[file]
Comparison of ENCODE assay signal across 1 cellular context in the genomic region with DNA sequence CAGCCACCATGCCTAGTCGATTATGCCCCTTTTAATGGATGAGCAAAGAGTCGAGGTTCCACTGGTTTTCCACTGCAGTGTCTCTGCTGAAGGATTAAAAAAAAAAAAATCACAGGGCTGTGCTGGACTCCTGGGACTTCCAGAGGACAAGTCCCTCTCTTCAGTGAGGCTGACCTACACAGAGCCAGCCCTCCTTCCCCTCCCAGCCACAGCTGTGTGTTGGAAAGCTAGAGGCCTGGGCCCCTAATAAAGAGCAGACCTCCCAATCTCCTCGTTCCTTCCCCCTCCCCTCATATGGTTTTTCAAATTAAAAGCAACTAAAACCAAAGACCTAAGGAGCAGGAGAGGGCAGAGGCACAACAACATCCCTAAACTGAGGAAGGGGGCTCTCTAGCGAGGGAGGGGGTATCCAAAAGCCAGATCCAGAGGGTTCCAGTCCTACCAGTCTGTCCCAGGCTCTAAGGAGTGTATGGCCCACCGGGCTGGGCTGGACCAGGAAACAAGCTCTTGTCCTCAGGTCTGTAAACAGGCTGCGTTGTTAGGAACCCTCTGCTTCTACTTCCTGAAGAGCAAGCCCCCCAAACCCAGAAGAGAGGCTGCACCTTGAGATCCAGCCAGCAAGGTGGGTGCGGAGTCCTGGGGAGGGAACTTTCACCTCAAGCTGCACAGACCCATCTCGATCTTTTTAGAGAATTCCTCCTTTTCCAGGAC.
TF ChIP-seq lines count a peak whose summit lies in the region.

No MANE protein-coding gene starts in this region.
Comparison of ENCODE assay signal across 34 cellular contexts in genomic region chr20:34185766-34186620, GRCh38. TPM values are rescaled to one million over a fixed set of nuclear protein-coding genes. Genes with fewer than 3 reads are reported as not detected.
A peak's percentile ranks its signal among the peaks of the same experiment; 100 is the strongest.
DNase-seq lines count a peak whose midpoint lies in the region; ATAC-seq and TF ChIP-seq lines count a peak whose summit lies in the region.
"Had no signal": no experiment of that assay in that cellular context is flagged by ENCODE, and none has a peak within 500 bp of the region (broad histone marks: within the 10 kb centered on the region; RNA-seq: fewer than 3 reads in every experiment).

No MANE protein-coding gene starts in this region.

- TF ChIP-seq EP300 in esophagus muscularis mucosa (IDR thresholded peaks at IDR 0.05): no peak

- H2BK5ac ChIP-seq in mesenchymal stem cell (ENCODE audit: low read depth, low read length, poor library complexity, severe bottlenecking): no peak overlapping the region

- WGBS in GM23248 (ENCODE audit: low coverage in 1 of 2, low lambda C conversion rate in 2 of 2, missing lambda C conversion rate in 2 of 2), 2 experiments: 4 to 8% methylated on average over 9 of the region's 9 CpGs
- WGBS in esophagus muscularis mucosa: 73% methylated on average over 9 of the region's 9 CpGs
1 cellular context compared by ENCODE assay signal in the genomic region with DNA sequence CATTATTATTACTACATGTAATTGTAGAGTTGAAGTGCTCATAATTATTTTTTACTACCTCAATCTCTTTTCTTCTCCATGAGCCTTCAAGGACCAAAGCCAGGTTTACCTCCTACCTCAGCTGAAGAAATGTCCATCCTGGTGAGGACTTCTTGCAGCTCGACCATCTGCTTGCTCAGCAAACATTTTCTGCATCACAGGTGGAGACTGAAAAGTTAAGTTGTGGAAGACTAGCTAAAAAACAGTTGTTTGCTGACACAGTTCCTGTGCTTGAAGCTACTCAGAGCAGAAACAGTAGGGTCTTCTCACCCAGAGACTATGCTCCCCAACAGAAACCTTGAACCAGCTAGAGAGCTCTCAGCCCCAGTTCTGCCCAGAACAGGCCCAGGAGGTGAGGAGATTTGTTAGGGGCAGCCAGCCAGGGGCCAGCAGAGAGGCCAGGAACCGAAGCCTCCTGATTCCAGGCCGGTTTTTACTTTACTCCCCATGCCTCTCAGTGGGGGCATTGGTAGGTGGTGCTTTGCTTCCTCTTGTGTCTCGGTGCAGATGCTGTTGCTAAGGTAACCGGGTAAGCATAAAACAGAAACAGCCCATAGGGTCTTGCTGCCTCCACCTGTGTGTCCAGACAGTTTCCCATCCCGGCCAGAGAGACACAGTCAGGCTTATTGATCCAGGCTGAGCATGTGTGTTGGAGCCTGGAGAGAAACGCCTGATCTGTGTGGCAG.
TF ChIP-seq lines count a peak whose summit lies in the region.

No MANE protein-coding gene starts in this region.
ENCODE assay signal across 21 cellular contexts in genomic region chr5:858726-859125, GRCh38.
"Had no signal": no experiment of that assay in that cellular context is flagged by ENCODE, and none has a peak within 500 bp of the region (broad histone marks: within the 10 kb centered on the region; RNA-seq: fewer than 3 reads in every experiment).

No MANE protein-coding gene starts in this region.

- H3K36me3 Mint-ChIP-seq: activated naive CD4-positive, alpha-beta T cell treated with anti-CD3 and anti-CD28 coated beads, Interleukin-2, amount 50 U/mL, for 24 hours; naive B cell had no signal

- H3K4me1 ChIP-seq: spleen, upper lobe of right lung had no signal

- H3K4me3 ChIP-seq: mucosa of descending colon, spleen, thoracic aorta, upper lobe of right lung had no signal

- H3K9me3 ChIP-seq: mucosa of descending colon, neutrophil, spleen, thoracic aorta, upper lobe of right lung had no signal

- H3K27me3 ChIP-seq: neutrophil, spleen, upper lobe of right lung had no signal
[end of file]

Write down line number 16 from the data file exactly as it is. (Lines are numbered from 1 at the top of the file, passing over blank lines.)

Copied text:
ENCODE assay signal across 21 cellular contexts in genomic region chr5:858726-859125, GRCh38.